Thanksgiving dinner is a meal intended to express gratitude to the people who make life joyful, at home and in the community. But the firefighters at Arlington's station six are thankful throughout the year for one special meal each week and for the pair of restaurateurs just up the street who work to prepare it.
"They call us at the station around 5:30 p.m. every Wednesday each week to tell us dinner is served," said firefighter John Gaugh. "It's really great for us."
Since the terrorist attack on the Pentagon in 2001, Kyle and Juli Clifford, the owners of Café Café — at 5723 on Lee Highway — have prepared a weekly gourmet meal to give thanks to the firefighters who responded to the emergency calls that day. The meals, Kyle said, are a way of paying them back for the sacrifices they've made and the on-going work these local firefighters do in the community.
"They'd been through so much and we just wanted to do something good for them," he said. "We get these calls from different charities and stuff all the time but you never know how much of that actually makes it to the guys working in the trenches.”
The Cliffords go to work early each week to make certain the fire station's dinner is finished on time and with all the finishing touches of a sit-down dinner.
"They aren't just eating hamburgers and hot dogs," Juli Clifford said. "We make sure they eat right."
And the menu proves it. Recent dinners at the fire station have included shanks of lamb, a popular dish in the winter according to Kyle, horseradish encrusted salmon and pecan encrusted chicken.
"A while back, we started trying to come up with things we could cut from our budget to save money but we just didn't want to cut the meals for the fire station," Kyle said. "They deserve it and it's something that makes us feel good too."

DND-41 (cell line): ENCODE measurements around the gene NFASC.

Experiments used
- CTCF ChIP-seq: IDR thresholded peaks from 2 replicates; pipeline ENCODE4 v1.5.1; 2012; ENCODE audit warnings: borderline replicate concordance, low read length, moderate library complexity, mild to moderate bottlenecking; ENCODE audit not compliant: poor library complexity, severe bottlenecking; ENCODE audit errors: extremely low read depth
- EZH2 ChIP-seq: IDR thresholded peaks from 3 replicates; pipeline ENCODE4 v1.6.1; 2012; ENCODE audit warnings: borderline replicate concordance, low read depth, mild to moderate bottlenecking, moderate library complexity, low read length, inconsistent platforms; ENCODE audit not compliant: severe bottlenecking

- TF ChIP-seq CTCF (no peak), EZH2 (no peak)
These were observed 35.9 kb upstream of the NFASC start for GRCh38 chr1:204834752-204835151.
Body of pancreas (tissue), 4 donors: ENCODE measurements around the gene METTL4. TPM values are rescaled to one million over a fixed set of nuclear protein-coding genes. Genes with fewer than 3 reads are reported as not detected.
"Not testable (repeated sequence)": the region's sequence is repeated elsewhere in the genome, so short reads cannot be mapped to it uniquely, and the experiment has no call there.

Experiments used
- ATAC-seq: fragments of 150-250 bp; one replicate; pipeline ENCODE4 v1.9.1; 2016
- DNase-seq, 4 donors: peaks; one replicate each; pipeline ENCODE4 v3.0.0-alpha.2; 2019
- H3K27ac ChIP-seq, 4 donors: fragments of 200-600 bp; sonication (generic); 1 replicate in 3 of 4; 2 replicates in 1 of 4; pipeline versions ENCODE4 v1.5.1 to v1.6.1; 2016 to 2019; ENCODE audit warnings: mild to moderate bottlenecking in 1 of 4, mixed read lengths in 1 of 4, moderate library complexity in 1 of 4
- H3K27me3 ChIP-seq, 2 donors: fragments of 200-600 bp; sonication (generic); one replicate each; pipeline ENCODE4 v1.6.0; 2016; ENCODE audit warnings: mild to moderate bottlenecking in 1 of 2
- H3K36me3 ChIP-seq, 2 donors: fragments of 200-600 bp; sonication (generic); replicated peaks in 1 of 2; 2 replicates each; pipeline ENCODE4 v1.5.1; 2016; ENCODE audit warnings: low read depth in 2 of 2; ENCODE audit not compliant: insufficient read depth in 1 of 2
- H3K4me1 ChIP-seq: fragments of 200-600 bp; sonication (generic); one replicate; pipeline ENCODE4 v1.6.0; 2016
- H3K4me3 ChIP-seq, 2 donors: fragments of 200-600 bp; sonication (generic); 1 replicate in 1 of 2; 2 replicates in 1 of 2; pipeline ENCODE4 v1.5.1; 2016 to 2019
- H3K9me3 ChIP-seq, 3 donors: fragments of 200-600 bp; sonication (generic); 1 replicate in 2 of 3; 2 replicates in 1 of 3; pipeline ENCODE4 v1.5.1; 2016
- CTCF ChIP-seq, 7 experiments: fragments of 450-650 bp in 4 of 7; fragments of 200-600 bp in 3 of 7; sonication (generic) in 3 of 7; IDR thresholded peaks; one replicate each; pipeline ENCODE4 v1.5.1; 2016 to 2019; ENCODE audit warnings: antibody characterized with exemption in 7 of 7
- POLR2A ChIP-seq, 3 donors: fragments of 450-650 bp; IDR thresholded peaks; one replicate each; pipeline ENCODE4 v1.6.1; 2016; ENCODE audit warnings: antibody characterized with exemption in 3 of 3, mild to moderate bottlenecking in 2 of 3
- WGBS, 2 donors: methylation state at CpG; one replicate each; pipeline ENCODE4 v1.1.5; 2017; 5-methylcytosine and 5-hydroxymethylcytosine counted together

Once they get the call, the firefighters, in true first responder fashion, rush to the café to bring dinner back.
"It is always greatly appreciated," said Gaugh, speaking on behalf of his station, which serves both western Arlington and parts of East Falls Church. "It saves us a lot of trouble. We don't have to go out and buy food. We don't have to cook. They make us really great stuff. And they just volunteered to do it. They're very nice people."
The Cliffords have run Café Café for more than three years and they've always gotten involved with the people in their neighborhood, the same people who have become the restaurant's regular customers as a result.
Kyle Clifford recalled one example of an elderly couple snowed-in last year who called the restaurant several times while it was closed.
"We almost never close in bad weather because we don't live far away, but one day the snow was just so high we thought nobody would want to eat out," Kyle said.
That night, he checked the restaurant's answering machine from home to find at least six messages from the couple, who lived nearby and couldn't get out to a grocery store.
"I called them back and told them we'd closed for the day and then they said that there wasn't any food in their house," Kyle said. "I told them I could give them a ride to the store."
After wading through snow to their SUV, Kyle and Juli Clifford drove to the couple's home and drove them over an ice-covered road to get food.
"When we got them back to the house, we saw that the ploughs had come through and covered up their driveway with a snow bank. I couldn't see exactly where it was, so I just pressed the gas to get over the bank. We landed somewhere in their front yard."
The fire station has other plans for Thanksgiving, but the Cliffords will be back serving firefighters the following Wednesday like clockwork.